As the name suggests, an employer-sponsored retirement plan is a plan that an employer sets up and maintains for its employees’ retirement. A qualified retirement plan is an employer-sponsored retirement plan that receives special tax treatment under federal law. 401(k) plans and profit-sharing plans are common examples of qualified employer-sponsored retirement plans.) The tax benefits of a qualified plan generally include pretax contributions and tax-deferred growth of investment earnings. In return for such benefits, qualified plans generally must comply with specific federal rules set forth under the Employee Retirement Income Security Act (ERISA) and the Internal Revenue Code (IRC).
If your employer offers a qualified retirement plan and you have money in the plan, this may be a source of funds for college expenses. However, most financial professionals recommend tapping retirement accounts for college expenses only as a last resort.
How do you access the money in your employer-sponsored retirement plan?
There are two possible ways to access funds in your employer retirement plan: borrowing or withdrawing. However, not all employer plans may allow borrowing.
Some employer-sponsored plans allow you to borrow against the funds in your plan, as long as you have a vested balance in the plan. The amount of the loan you can take is generally limited to the lesser of $50,000 or one-half of your vested plan benefits. The advantage of plan loans is that they are not taxed or penalized like withdrawals, as long as the loan is repaid on time. Also, the interest rate is usually reasonable (e.g., one or two points above the prime rate), and the interest you pay is credited to your own plan account.
Drawbacks? If you do not repay a plan loan when required, it will generally be treated as a taxable distribution. Typically, you have to repay the loan within five years by making regular payments, at least quarterly. (The repayment period can be longer if the funds are used to purchase a primary residence.) Even worse, if you leave your employer’s service (whether voluntarily or not) and still have an outstanding balance on a plan loan, you may have to immediately repay the loan in full. Other disadvantages are that the interest is usually not tax deductible, and the borrowed funds miss out on tax-deferred growth opportunities.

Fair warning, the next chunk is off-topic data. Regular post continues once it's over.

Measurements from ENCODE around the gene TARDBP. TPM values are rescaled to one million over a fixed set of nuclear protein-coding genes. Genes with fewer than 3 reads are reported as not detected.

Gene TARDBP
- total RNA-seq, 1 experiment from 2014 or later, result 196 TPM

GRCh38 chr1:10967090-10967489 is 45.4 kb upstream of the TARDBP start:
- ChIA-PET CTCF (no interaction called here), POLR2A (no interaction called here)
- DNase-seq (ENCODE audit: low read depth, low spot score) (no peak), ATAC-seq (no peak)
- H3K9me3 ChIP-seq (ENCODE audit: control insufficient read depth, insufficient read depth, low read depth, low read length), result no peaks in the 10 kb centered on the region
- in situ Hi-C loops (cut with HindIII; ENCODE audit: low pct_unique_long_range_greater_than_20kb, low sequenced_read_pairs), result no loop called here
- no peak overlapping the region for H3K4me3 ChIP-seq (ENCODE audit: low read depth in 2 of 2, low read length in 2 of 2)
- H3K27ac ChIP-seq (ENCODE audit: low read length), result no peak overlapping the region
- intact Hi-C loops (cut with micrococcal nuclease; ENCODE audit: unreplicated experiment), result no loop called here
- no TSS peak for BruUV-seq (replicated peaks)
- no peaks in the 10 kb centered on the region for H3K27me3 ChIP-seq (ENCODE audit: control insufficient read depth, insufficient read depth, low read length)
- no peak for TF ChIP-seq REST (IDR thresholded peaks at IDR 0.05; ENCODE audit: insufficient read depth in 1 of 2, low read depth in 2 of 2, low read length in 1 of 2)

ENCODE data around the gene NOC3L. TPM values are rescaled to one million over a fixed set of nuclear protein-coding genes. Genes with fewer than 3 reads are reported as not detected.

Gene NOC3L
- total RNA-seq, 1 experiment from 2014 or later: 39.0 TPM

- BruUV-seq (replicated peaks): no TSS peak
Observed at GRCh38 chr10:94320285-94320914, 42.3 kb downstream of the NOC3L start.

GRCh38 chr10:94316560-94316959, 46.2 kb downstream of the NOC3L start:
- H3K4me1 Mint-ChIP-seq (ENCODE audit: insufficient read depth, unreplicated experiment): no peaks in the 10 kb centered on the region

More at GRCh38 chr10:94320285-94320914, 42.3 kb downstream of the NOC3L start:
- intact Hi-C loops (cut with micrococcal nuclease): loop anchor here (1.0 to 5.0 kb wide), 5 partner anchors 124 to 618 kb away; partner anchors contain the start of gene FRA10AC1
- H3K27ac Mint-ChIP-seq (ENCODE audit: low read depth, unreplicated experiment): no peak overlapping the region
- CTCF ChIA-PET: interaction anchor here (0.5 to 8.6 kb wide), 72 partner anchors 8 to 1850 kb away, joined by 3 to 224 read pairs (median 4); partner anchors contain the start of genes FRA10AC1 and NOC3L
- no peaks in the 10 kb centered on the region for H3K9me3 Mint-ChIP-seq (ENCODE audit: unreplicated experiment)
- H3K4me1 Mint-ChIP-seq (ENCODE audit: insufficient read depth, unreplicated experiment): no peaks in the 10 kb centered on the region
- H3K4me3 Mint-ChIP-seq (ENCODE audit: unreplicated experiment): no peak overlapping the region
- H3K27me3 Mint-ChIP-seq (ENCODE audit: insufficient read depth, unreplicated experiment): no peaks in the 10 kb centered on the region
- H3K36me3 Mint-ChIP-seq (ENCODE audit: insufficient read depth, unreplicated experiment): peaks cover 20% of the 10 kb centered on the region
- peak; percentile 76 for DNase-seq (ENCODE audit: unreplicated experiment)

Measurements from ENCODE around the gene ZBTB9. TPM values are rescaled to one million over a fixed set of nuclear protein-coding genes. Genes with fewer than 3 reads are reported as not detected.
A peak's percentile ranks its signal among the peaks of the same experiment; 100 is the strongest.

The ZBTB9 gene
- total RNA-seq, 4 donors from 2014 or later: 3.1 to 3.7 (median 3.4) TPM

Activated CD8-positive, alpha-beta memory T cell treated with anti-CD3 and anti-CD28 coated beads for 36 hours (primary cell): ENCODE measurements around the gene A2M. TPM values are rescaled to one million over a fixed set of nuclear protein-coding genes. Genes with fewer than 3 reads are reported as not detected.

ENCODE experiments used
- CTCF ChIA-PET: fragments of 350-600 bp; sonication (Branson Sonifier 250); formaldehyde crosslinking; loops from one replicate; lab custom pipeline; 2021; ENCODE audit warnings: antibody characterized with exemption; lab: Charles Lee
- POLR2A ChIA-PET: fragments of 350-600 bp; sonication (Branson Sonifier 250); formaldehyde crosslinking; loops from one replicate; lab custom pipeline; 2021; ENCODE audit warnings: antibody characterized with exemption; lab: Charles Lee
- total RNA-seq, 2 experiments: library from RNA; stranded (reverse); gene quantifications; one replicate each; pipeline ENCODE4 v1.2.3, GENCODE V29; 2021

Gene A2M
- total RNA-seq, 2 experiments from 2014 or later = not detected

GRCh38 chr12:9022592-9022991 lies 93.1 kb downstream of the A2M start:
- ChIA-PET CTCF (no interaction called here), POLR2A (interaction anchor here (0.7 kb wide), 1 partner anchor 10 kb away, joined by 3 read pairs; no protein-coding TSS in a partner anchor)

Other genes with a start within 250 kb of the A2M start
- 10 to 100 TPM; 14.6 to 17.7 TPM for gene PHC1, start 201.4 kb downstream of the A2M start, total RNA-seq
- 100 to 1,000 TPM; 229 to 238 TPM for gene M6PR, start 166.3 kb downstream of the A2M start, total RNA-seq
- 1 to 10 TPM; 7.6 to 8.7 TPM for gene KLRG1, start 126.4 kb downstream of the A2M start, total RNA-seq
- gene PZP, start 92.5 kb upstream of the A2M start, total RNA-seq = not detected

Another option is to withdraw funds from your employer-sponsored retirement plan. Your first step should be to find out your distribution options. Your plan may offer several methods of taking distributions, or your choices may be very limited. Consult your plan administrator to find out which distribution options from your retirement plan (if any) are available to you.
In general, you can take distributions from your plan upon certain specified events. For example, you may be entitled to take distributions when you retire, or when you reach the plan’s normal retirement age. You may also be entitled to take a distribution upon job termination, disability, plan termination, or financial hardship. Depending upon the type of retirement plan and the provisions of the plan, you may be eligible to receive certain distributions while you are still working for your employer as well as after your employment has ended. However, some plans may only allow distributions after your employment has ended.
Unlike plan loans that are repaid on time, distributions you take from an employer-sponsored retirement plan generally must be included in your taxable income for federal (and possibly) income tax purpose. Any plan distribution you receive will increase your taxable income for the year of the distribution, possibly even pushing you into a higher federal income tax bracket. In addition to ordinary income tax, you must also pay a 10 percent premature distribution penalty tax if you are under age 59½ at the time of the distribution (unless an exception applies).
If you have ever made any after-tax contributions to your employer’s retirement plan, those amounts will not be included in your taxable income when distributed from the plan. Consult a tax advisor for further details.
How do you know if this strategy is right for you?
Unlike a traditional IRA or a Roth IRA, a qualified employer-sponsored retirement plan offers no special advantages to parents who use the money to fund higher education expenses. If you are faced with a choice between withdrawing or borrowing from your plan, borrowing is generally the better of the two options.
There are typically no taxes or early withdrawal penalties on a plan loan, and you will eventually replace the money in the future. Plus, the interest rate is relatively low, and you are essentially paying interest to yourself. Yet this does not necessarily mean that borrowing from your plan is a good idea. The loan must be repaid in regular installments within five years, which may create a strain on your budget, and the interest you pay is not tax deductible in most cases. You also lose out on tax-deferred growth opportunities when you borrow from the plan. Under most circumstances, this is probably not the best option for funding your child’s private school or college tuition.
Plan withdrawals fare even worse, assuming they are even available to you. If you have other options available (including loans from your plan), you probably should not even consider withdrawing money from your employer’s plan. A plan withdrawal will generally be included in your taxable income (excluding any portion that represents after-tax contributions to the plan), and may push you into a higher income tax bracket. You may also have to pay a 10 percent premature distribution tax if you are under age 59½. Finally, unlike a plan loan, a plan withdrawal cannot be repaid. Nevertheless, plan withdrawals may be a ready source of cash if your plan does not allow loans, you have few other assets, and you believe you’ll have trouble borrowing elsewhere (due to poor credit, for example).